BAR HARBOR — Sundog Solar has been chosen to install a solar panel array on the roof of Mount Desert Island High School to meet all the school’s electricity needs.
The high school trustees voted unanimously Jan. 2 to enter into a contract with Sundog for installation of the panels this summer. ReVision Energy also had submitted a proposal for the project.
Both companies proposed a power purchase agreement (PPA) under which they would install the solar array at no initial cost to the school. The school would pay them for electricity for six or seven years, at which time the school would buy the solar equipment. From then on, the school would pay nothing for the electricity generated.
ReVision said in its proposal that the high school could purchase the solar equipment after six years for $634,614. With Sundog, the buyout will come after seven years, and the price will be $364,500.
Sundog said its installation cost would be $810,000 and that the annual power output would be 515,500 kilowatts.
ReVision said its cost to install the solar panels and related equipment would be $835,994 and that the system would generate 494,362 kilowatts of electricity a year.
The high school currently pays Emera Maine 17 cents per kilowatt hour of electricity for a total of about $110,000 a year. Sundog will charge 19 cents per kilowatt hour until the school purchases the system. ReVision would have charged 20.6 cents.
High school Principal Matt Haney said he and Joe Blotnick, coordinator of A Climate to Thrive, carefully reviewed the two proposals and met with officials of both solar companies.
“Each had some strengths,” Haney told the trustees. “ReVision primarily has a little bit more capacity, a little bit more experience, more personnel on hand.
“Sundog has shown the ability to do major projects but hasn’t done as many of them. They are pretty invested in our community. They put out a good product and their price was much more competitive.”
Blotnick said he thought ReVision’s price was higher because it has more overhead costs.
“Putting panels on the roof is not rocket science, and we feel that both companies could do a really good job,” he said. “But when you look at the numbers, they’re certainly more favorable for Sundog.”
Haney said another factor in Sundog’s favor was that its engineers took into account that a portion of the high school’s roof likely will need to be replaced within the next 10 years or so.
“So, their plan is to put the panels as much as possible in other places,” he said.
Trustee Keri Hayes said she had spoken with Chuck Piper, co-owner of Sundog, about his company’s price.
“I feel like … Chuck really sharpened his pencil. It’s not a small difference,” she said of the two companies’ quotes. “So, to me, it’s a huge deal.”
In addition to serving as a high school trustee, Hayes is a member of Tremont’s Solar Task Force. She said she and other town officials have been very pleased with Sundog’s work in planning and installing a solar array on the town’s former landfill.
The high school project will be more than twice as large as the one in Tremont and the largest that Sundog has undertaken to date. Installation of the solar panels on the school’s roof is expected to be completed by the end of this summer.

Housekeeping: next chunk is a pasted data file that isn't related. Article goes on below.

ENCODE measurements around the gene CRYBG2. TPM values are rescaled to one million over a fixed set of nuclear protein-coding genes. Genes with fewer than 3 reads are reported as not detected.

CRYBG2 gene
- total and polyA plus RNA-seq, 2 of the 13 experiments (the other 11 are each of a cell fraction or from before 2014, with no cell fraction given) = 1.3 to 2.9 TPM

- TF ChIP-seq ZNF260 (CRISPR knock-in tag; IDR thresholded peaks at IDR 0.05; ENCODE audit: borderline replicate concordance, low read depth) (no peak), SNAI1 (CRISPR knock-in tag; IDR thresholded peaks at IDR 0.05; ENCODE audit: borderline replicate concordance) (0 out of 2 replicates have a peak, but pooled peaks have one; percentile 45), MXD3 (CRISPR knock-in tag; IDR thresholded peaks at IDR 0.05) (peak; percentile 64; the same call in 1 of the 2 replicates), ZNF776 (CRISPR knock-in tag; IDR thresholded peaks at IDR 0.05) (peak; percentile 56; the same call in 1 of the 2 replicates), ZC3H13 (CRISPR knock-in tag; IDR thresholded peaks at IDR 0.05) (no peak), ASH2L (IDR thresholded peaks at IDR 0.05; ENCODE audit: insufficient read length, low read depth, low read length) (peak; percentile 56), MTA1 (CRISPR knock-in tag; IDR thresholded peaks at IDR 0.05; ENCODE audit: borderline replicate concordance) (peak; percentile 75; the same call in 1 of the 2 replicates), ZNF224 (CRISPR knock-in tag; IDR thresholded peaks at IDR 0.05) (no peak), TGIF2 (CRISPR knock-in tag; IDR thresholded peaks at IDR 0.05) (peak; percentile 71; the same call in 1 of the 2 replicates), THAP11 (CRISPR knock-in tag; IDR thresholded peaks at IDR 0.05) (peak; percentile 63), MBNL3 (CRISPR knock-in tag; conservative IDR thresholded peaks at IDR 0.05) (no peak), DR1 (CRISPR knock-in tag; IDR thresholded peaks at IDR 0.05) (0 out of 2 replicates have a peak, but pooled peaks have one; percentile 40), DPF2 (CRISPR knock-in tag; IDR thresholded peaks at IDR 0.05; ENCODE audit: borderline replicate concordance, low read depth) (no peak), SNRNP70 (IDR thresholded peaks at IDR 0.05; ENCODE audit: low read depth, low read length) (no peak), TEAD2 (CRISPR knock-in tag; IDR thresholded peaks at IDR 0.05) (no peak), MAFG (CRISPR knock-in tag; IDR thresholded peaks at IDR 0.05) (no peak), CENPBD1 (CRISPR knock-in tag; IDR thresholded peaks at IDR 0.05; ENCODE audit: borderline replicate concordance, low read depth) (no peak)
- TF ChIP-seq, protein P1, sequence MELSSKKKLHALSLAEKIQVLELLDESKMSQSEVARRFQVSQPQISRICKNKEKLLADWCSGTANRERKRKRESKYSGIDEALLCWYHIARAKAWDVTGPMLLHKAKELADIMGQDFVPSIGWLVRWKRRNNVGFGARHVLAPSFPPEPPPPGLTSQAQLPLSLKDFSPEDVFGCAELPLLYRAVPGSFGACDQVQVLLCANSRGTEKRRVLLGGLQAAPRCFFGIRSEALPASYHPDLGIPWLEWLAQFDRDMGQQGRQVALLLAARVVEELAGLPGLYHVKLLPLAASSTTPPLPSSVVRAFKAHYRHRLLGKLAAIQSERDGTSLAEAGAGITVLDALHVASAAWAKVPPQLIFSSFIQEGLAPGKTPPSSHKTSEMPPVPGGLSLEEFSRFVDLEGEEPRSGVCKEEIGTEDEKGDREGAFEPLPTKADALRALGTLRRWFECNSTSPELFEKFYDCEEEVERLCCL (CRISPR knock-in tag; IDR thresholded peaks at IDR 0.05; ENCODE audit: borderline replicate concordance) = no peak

Former student sowed seeds for solar
BAR HARBOR — Drew Rich, a Tremont resident who graduated from Mount Desert Island High School in 2017, sowed the seeds that will soon be sprouting solar panels on the school’s roof.
For his Senior Exhibition project, he researched the feasibility of using solar power to meet at least some of the school’s electricity needs.
“With the climate we are heading towards, I think any little step we can take to mitigate the effects will be beneficial,” Rich said Monday. “That was my thinking when I chose the project.”
After educating himself about the technical aspects of solar power generation, he began looking for locations on the high school campus that might be suitable for a solar array.
“I looked at a bunch of different places, and my final thought was the roof,” said Rich, who is now a student at the University of Miami.
He got in touch with officials at ReVision Energy, who helped him develop a proposal for installing a solar array and a draft power purchase agreement (PPA). But because of the state of the technology at the time, ReVision said that amassing so many solar panels on the roof wasn’t feasible, according to Rich. So, he went back to considering sites on the ground, but all of them presented problems.
“So, it never really panned out,” Rich said. “But I think it got a lot of people thinking.”
High School Principal Matt Haney arranged for Rich to present his ideas to the school’s board of trustees, which is responsible for buildings and grounds.
“I think they were very interested, very receptive to the idea,” he said. “From my perspective, it looked like this was a huge possibility.
“I’m really glad it’s actually working out and I’m proud to have been a part of it.”
The high school trustees last week voted to have Sundog Solar install a solar array on the roof and to enter into a PPA with the company.
Rich said he has read Sundog’s proposal and found it very impressive.
“They’ve done a great job,” he said.